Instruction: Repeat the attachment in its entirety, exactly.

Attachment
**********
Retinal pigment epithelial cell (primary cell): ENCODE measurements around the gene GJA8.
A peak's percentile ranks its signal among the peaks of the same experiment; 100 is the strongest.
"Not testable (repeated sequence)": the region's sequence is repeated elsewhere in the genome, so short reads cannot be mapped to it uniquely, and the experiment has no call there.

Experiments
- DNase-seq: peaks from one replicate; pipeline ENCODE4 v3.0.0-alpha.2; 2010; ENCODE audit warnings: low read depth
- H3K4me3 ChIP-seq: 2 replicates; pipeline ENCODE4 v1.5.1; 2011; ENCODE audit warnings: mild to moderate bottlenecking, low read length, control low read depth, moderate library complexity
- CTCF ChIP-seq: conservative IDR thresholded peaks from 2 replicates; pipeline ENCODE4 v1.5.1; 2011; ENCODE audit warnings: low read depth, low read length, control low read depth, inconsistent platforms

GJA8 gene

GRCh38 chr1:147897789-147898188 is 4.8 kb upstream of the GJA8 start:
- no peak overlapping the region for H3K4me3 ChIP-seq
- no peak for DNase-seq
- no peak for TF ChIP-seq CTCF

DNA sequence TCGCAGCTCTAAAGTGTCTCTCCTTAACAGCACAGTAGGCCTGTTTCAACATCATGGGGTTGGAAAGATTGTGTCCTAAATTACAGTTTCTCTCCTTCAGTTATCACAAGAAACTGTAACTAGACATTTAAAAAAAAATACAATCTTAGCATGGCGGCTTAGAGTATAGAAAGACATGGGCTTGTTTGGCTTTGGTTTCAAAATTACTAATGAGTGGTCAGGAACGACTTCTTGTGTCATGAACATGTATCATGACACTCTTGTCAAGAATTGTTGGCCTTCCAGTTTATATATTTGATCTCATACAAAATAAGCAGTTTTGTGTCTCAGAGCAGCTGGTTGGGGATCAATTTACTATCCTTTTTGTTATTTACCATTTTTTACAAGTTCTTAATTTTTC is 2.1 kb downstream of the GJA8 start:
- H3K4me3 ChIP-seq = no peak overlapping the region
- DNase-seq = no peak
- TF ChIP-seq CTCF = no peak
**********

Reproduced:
Retinal pigment epithelial cell (primary cell): ENCODE measurements around the gene GJA8.
A peak's percentile ranks its signal among the peaks of the same experiment; 100 is the strongest.
"Not testable (repeated sequence)": the region's sequence is repeated elsewhere in the genome, so short reads cannot be mapped to it uniquely, and the experiment has no call there.

Experiments
- DNase-seq: peaks from one replicate; pipeline ENCODE4 v3.0.0-alpha.2; 2010; ENCODE audit warnings: low read depth
- H3K4me3 ChIP-seq: 2 replicates; pipeline ENCODE4 v1.5.1; 2011; ENCODE audit warnings: mild to moderate bottlenecking, low read length, control low read depth, moderate library complexity
- CTCF ChIP-seq: conservative IDR thresholded peaks from 2 replicates; pipeline ENCODE4 v1.5.1; 2011; ENCODE audit warnings: low read depth, low read length, control low read depth, inconsistent platforms

GJA8 gene

GRCh38 chr1:147897789-147898188 is 4.8 kb upstream of the GJA8 start:
- no peak overlapping the region for H3K4me3 ChIP-seq
- no peak for DNase-seq
- no peak for TF ChIP-seq CTCF

DNA sequence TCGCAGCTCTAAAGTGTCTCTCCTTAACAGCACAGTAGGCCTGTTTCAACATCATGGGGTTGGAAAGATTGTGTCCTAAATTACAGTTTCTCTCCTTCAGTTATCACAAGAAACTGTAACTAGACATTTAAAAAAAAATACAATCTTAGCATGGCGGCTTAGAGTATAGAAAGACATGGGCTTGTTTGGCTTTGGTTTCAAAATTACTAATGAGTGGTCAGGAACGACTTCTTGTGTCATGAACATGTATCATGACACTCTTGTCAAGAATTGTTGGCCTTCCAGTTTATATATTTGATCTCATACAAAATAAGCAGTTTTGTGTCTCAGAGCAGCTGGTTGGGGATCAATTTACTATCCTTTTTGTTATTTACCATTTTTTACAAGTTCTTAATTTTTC is 2.1 kb downstream of the GJA8 start:
- H3K4me3 ChIP-seq = no peak overlapping the region
- DNase-seq = no peak
- TF ChIP-seq CTCF = no peak